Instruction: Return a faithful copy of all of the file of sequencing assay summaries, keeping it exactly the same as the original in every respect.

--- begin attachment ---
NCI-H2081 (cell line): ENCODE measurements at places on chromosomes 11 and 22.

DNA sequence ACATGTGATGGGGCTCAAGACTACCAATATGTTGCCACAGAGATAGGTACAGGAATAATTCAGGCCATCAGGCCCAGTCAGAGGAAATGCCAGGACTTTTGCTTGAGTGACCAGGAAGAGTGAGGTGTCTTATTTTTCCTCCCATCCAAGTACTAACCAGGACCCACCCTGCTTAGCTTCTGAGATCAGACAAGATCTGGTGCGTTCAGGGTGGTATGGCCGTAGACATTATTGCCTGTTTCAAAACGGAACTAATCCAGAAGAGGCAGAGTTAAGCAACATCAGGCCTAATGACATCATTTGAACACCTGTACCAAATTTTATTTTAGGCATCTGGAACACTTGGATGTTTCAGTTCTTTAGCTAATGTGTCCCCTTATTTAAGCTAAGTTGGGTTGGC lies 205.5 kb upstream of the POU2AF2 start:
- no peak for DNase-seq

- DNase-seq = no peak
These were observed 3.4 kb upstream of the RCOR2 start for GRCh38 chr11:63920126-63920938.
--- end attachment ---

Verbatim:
NCI-H2081 (cell line): ENCODE measurements at places on chromosomes 11 and 22.

DNA sequence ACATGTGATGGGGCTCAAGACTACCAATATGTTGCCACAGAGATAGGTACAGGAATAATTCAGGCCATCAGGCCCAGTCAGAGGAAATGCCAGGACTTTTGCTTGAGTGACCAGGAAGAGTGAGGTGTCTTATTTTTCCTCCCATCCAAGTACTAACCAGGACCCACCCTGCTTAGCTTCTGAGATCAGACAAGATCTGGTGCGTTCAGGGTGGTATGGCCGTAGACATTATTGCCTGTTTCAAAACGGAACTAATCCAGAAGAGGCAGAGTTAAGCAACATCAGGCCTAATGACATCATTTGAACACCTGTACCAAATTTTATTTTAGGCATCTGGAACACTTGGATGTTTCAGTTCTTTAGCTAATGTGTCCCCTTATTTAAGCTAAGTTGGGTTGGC lies 205.5 kb upstream of the POU2AF2 start:
- no peak for DNase-seq

- DNase-seq = no peak
These were observed 3.4 kb upstream of the RCOR2 start for GRCh38 chr11:63920126-63920938.